Level 7. Grand Master
Answered on 18 Jan 2020

Focus on capital growth/accumulation at your beginning stages is better. Dividends should be done after you hvr a sizeable capital to put in one counter

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Rave Ong Ci De
Rave Ong Ci De
Level 6. Master
Answered on 14 Dec 2019

It is still worth it to start, no matter how small.

Your returns are small because your initial capital injection is small. So in a way, your returns are small because your risks are small! Besides, it is good to start small and see how you would psychologically react to the market, such as what happens when a dividend get cut, or there are additional special dividends declared, or when share price goes up/down. Hopefully, your dividend amount will grow and it can trigger your endorphins which in turn, spur you to be a better investor.

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William Seah
William Seah, Financial services consultant at Pias
Level 3. Wonderkid
Answered on 13 Dec 2019

My very first dividend came in at a lovely $20. After three months. It was quite sad. But it's still more than $0. Plus there was the idea that I had money working for me.

10 years later I get about $500 a month. Took a while but it's there.

it's not about how much to start with. It about starting.

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Jonathan Chia Guangrong
Jonathan Chia Guangrong, Fund Manager at JCG Fund
Level 8. Wizard
Answered on 10 Dec 2019

For dividend investing, you are in it for the long haul. Build your capital, deploy it into dividend generating stocks and reits and reinvest the distributions. Best if you can find a good entry price into stocks and reits that have a record of increasing their dividend payouts. Everyone starts somewhere, you need to take that first step into it.

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Alfred Chan
Alfred Chan
Level 4. Prodigy
Answered on 08 Dec 2019

Investing early is definitely one of the things to do, but only if you can afford. Since you've mentioned money not seen is money not spent. You can probably automate this process?

Perhaps setting up a regular RSP using DBS Invest saver or purchasing of UTs monthly. And slowly build up the pot. After awhile, the pot will grow and perhaps you will learn and appreciate the value of investing early.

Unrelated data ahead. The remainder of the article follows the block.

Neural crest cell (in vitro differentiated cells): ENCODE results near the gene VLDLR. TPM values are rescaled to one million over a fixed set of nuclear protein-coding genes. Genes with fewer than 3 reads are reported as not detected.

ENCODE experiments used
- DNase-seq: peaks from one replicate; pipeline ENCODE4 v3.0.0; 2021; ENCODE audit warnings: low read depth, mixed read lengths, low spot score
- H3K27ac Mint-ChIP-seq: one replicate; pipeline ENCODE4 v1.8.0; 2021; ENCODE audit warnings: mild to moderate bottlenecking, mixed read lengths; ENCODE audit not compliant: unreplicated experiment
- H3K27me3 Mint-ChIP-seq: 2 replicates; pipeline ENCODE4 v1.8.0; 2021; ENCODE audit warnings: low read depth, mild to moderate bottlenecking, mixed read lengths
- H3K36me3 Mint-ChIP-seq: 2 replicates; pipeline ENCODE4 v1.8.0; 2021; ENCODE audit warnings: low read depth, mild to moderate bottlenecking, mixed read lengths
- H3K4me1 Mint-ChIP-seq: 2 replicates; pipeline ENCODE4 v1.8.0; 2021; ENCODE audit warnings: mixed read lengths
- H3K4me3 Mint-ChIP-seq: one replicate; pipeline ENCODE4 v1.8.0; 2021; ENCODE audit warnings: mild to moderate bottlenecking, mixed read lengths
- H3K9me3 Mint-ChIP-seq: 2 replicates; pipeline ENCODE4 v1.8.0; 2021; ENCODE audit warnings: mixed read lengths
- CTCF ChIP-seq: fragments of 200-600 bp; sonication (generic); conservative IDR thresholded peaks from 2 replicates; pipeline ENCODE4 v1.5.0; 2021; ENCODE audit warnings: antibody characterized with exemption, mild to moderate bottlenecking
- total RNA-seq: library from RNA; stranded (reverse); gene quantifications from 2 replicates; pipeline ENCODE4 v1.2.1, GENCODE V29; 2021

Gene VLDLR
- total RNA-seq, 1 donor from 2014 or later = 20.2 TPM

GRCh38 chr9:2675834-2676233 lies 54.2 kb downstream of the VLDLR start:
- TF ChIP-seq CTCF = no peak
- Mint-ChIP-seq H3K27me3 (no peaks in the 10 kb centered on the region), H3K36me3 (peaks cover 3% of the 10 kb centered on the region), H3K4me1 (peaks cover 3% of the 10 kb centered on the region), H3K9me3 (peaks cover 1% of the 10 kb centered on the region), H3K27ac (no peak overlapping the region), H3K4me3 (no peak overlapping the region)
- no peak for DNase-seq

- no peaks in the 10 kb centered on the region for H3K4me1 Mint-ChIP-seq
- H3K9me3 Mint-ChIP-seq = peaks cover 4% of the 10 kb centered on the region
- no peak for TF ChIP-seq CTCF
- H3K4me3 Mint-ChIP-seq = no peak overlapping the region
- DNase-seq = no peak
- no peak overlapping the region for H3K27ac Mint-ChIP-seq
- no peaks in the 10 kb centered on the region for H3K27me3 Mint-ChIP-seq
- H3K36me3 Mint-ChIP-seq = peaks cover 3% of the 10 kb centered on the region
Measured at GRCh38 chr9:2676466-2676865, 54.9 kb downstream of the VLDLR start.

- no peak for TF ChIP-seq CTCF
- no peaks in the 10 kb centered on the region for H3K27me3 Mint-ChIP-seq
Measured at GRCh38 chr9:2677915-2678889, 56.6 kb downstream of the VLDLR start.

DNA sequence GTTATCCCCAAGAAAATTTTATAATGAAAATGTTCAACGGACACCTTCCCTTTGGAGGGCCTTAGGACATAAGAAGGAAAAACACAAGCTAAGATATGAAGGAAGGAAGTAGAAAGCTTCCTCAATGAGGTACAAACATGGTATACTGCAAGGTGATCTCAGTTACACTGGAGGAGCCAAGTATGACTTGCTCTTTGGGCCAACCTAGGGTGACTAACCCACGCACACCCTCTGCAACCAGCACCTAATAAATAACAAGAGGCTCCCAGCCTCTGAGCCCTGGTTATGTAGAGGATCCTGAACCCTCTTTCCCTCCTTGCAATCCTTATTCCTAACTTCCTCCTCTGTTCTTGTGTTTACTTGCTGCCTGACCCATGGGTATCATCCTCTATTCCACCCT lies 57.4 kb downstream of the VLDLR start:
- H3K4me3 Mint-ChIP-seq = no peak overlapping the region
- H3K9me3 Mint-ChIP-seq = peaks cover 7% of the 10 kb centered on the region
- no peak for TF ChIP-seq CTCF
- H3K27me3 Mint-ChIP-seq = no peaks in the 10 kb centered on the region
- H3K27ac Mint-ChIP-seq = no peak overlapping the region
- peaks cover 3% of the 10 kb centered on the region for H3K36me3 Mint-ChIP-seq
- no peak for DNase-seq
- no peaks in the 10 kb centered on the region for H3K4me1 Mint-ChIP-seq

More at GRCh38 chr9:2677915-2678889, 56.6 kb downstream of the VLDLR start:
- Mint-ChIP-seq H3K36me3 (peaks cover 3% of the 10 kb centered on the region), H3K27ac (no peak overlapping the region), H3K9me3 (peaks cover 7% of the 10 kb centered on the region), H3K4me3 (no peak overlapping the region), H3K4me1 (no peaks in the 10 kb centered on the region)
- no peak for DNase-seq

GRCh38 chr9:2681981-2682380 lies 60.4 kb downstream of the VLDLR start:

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SW
Shaun Wq Lim
Level 6. Master
Answered on 07 Dec 2019

I like to tell my friends the following:

  1. Start early, start small, take action

  2. You have to be in the (stock) market to experience the (stock) market i.e. emotional, knowledge, judgement, action

My journey:

7 years ago, I started with RSPs to force myself to remain invested and to build up my base portfolio. As my funds were limited, I started small amounts, even though the costs are quite high. A conscious decision, as I would have most likely spent the money on rubbish stuff anyway. I started with two counters. $100/stock/month. First year dividend was $14. This year is $1300. Not a lot in dividend growth but I learnt a lot of other stuff along the way.

For war chest, you can do automated monthly transfer to another savings account. For some banks, you can set savings goals for the bank to auto-transfer money into and you have log in to transfer money out manually. Which makes you think really hard if the money is being used wisely (at least for me).

Got to have discipline and take concrete actions!

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Adelyn K
Adelyn K
Level 5. Genius
Answered on 04 Dec 2019

Probably better to go into ETFs over buying stocks, $100-$200/month will net you some good dividends over a period of 2-3 years of investing. Small gains since the ROI is only 2+%, but better than nothing.

You can also consider investing into your CPF-SA/MA to get 4% interest that compounds yearly too. But you don't get visible dividends into your bank account and only see it when you retire.